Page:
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Big Idea: Benelab, founded by Seattle teenager Jack Kim, is a search engine that donates 100% of revenues to charity.
Why It's Working: By transforming an everyday task -- web search -- into a vehicle for good, Kim and his team of fellow students are proving that Internet technology and a little scrappiness can empower anyone to become an entrepreneur and make a difference.
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During his freshman year at King's High School in Shoreline, Wash., Jack Kim learned how to code HTML and build websites. "I thought that was pretty neat, I decided it'd be cool to try to make something online, so I looked up a bunch of things, like AdSense from Google," Kim says. "I liked making websites and designing."
His first website was an elementary search engine (now defunct) that made Kim $200 to $300 a month from 2,000 monthly visitors. "That’s when I learned that the search engine was the way to go -- you can make a lot of money for such little traffic," he says. From this experience, Kim decided he could use a search engine to generate donations.
He launched Benesearch.com during his freshman year, and the site simply rerouted straight to Google, generating revenue (and therefore donations) on a CPM basis. Then, Kim attended a summer business program at Stanford, where one of his professors taught the basics of entrepreneurship and inspired Kim to have another go. So, he began to revamp Benesearch.
"Benesearch was a good idea -- I really like charity work, and I like giving a present to somebody," he explains.
Kim relaunched the site as Benelab, this time routing through Bing, and sought to make it "a non-profit organization with a startup vibe." The first rule? No adults. Kim recruited classmates to be COO, PR lead, treasurer and CTO, and the Benelab team is comprised of eight King's students. On a teenager's budget, the company had to bootstrap quite a bit -- in fact, the website was mocked up in Microsoft Paint. "It looks pretty crude -- we didn't know Photoshop," says Kim. But being a young and cash-strapped entrepreneur has its advantages, he adds. "You can get a lot more attention for what you’re doing when you’re young," he says. "The reaction is, 'Oh this kid is a 16-year-old CEO with braces.'"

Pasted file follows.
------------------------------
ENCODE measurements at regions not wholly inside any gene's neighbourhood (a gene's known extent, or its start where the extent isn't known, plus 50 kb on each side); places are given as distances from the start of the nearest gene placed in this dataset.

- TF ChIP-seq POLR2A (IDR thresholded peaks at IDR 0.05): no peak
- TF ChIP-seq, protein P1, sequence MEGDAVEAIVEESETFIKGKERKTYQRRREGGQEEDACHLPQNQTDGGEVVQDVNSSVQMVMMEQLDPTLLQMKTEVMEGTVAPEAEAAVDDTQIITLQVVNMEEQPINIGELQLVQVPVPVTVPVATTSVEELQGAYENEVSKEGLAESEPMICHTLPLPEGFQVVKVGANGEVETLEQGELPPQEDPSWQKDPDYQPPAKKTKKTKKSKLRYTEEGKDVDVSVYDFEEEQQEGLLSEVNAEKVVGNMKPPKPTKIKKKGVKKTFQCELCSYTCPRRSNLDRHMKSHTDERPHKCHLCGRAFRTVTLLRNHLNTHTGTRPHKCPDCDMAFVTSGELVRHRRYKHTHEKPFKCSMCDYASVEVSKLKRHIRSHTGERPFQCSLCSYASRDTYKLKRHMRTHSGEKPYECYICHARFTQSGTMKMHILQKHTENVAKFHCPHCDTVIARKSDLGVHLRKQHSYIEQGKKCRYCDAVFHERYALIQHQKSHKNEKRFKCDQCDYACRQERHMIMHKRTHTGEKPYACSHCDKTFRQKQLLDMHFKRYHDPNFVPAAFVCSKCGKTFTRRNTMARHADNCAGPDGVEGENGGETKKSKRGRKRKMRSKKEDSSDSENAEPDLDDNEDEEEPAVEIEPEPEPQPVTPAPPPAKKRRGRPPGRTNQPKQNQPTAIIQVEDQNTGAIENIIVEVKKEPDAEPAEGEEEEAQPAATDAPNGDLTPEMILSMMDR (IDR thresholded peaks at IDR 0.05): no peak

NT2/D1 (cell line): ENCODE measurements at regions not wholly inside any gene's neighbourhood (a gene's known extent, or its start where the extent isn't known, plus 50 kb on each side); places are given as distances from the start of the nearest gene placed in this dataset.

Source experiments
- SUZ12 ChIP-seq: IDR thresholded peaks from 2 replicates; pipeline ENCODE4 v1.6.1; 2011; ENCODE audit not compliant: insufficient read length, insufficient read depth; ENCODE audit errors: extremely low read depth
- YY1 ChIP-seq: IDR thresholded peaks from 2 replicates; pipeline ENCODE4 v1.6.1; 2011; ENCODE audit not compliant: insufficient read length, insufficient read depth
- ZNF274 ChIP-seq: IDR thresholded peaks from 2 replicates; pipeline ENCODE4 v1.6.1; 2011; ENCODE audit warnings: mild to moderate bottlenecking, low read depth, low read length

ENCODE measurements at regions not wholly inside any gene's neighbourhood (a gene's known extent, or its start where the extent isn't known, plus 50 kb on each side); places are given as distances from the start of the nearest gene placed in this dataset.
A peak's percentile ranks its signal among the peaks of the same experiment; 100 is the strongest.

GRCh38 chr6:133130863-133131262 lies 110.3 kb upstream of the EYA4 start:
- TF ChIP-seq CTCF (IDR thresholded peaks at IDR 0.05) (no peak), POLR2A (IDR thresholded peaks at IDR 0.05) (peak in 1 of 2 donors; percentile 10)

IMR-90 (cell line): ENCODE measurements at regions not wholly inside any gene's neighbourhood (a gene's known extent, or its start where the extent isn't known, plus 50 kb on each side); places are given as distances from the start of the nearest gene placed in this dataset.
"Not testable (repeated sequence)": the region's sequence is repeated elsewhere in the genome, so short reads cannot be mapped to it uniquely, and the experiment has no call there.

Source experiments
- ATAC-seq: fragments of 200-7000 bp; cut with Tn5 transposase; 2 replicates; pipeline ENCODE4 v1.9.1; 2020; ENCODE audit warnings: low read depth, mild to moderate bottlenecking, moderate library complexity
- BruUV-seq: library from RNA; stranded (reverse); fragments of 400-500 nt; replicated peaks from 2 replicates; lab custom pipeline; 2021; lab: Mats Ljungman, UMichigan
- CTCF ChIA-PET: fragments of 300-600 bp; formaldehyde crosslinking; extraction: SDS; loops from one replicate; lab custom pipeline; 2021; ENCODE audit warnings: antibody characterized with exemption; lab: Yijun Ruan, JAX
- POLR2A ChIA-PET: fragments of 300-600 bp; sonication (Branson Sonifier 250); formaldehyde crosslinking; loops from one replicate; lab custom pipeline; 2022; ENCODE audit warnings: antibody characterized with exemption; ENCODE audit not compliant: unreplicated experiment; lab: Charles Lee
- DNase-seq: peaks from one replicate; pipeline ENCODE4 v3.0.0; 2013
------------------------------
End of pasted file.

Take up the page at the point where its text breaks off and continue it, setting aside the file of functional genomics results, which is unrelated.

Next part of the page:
The notion of a charity search engine isn't new -- GoodSearch was launched in 2005 -- but unlike other social-minded search engines, Benelab donates 100% of its revenue from web searches (about 2 cents per query) to charities. The site sees about 1,000 searches per day, adding up to 30,000 searches per month, says Kim.
"Our mission is to make philanthropy easy and more accessible," says Kim. Using a search engine "is something that you always do," so it's an easy way to give back. Benelab has partnered with the high school's student government to raise money for a well in Uganda. And just last month, Benelab wrote a $340 check to World Concern, which supplies hearing aids to kids in the developing world. The charity for the month of May is Ronald McDonald House.
Kim, who just turned 17, is wrapping up the very busy junior year. But he remains ambitious about Benelab's next year. "I don’t know what's going to happen to Benelab after I graduate -- my goal before high school ends is $100,000."
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This story originally published on Mashable here.
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